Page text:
An unidentified death penalty opponent stands on the grounds of the Georgia Diagnostic and Classification Prison in Jackson, Ga. (AP Photo)
US states overnight on Tuesday carried out the first two executions since a botched one in April that caused a prisoner to suffer triggered a hot debate on lethal injection.
In Oklahoma in April, Clayton Lockett, a convicted killer and rapist, was put to death by lethal injection in a process that took 43 minutes, well over the expected time of a little over 10 minutes.
He was seen writhing in pain in a spectacle that drew widespread condemnation, even from President Barack Obama.
Since then five executions slated to take place had been delayed as states reviewed their execution procedures.
On Tuesday and early Wednesday one execution was in Georgia and the other in Missouri. Both were also by lethal injection and came after last minute appeals were rejected by the US Supreme Court.
The appeals centered on secrecy surrounding the lethal injection procedure, the origin of the drugs used and whether the people carrying out the sentences were truly qualified.
In the first of them, Marcus Wellons, 58, convicted of the 1989 kidnapping, rape and murder of a 15-year-old girl, was put to death shortly before midnight in the southern state of Georgia, a spokesman for the prison system said.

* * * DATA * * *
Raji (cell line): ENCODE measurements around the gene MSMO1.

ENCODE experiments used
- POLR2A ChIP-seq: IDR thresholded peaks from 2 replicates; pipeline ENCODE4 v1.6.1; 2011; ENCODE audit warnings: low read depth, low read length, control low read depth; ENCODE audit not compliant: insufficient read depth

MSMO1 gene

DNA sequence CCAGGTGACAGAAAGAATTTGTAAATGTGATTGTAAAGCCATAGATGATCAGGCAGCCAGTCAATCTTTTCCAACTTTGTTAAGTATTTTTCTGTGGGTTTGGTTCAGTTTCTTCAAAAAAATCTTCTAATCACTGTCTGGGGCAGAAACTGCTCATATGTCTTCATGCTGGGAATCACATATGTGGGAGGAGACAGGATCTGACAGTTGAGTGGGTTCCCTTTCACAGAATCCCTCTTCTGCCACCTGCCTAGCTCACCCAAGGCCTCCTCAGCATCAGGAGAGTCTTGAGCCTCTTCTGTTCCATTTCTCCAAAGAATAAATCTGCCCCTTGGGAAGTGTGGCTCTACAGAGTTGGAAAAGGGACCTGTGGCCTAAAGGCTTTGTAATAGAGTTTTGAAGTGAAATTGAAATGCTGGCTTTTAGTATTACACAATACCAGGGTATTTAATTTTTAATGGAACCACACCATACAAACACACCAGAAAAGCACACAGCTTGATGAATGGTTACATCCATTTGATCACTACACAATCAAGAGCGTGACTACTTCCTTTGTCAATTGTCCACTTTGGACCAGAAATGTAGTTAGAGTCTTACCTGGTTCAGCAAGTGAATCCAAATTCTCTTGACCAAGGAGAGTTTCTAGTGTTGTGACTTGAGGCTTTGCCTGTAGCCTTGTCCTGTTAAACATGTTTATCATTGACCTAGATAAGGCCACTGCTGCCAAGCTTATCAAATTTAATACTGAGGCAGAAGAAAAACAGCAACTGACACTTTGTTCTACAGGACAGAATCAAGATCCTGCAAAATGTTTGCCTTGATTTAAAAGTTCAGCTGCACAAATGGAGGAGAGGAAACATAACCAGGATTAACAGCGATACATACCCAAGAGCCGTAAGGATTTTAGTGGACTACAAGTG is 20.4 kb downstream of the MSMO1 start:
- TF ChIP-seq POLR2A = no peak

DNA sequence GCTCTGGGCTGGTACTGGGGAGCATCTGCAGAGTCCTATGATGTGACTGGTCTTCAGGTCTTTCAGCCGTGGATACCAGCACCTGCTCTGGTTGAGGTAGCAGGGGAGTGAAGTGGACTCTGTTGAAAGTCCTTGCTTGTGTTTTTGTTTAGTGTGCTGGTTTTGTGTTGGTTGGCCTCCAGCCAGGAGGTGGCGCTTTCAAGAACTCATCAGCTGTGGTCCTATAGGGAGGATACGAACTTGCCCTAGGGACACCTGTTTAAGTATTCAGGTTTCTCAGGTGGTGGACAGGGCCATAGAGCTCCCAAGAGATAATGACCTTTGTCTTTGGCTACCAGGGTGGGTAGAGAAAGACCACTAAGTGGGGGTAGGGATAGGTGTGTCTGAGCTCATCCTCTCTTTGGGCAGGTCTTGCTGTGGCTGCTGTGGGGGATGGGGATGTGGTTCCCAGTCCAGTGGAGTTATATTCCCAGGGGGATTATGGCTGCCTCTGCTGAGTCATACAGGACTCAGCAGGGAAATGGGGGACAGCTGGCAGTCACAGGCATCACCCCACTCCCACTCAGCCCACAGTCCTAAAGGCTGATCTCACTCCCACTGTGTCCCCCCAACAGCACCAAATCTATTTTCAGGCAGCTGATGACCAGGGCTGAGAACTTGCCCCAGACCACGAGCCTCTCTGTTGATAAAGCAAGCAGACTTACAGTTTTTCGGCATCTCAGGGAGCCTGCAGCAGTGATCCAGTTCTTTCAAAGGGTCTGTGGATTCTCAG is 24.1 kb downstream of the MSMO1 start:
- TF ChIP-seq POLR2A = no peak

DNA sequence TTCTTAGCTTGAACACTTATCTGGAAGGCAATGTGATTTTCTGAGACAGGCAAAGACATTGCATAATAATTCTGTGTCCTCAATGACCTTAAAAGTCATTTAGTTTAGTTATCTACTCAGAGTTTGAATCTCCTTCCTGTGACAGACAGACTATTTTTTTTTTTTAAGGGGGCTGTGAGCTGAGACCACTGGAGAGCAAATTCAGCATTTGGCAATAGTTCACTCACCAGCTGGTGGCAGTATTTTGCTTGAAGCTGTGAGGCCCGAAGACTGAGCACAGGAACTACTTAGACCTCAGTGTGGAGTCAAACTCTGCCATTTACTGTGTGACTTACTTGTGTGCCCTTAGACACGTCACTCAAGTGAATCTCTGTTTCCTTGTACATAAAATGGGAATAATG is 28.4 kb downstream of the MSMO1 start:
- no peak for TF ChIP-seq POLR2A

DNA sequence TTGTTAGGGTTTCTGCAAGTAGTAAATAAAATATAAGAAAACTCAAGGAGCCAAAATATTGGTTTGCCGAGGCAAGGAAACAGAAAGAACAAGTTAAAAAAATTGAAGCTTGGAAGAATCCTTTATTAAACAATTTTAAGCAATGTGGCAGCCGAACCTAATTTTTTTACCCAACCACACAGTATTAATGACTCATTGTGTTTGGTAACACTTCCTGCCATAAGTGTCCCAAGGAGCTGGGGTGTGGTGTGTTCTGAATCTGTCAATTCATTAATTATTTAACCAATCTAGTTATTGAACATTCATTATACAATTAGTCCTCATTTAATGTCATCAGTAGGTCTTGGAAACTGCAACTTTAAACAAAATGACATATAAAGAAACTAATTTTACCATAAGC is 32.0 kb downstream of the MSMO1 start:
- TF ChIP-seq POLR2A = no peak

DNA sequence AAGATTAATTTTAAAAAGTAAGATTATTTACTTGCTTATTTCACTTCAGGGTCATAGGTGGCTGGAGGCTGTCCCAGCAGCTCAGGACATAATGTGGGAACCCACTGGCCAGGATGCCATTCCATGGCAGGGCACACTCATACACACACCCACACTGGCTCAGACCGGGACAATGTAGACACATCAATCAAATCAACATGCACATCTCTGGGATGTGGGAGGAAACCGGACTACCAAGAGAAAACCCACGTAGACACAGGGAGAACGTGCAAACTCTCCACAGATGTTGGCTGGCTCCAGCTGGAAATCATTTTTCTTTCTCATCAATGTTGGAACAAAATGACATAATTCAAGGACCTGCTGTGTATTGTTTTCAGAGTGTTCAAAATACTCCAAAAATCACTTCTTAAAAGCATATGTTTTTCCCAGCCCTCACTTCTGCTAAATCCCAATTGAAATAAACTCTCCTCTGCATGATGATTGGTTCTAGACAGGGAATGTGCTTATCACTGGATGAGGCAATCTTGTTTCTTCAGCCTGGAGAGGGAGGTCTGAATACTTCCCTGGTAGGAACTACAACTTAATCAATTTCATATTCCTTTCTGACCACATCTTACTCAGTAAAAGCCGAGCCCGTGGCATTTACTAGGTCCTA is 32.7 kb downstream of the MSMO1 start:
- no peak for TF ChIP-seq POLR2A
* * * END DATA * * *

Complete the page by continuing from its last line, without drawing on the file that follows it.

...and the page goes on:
In the second case, John Winfield, 43, convicted of killing two women, was executed in the central state of Missouri, state prison system spokesman Mike O'Connell said.
A third execution was also scheduled for 6pm (2200 GMT) on Wednesday in the southern state of Florida.
In that case, John Henry, 63, is being sentenced to death for killing his wife and her five-year-old son in 1985. At the time he was out on probation over the killing of his first wife.
US states using the death penalty have faced crises over shortages of lethal injection drugs after European suppliers stopped supplying pentobarbital for use in executions.
The shortages have prompted prison departments in the 32 states that still allow the death penalty to seek new supply sources or new drug protocols.
After the botched execution in April, Oklahoma suspended the procedure for six months as it reviews its practices and probes the case of Lockett.
The new executions were the 21st and 22nd so far this year in the United States.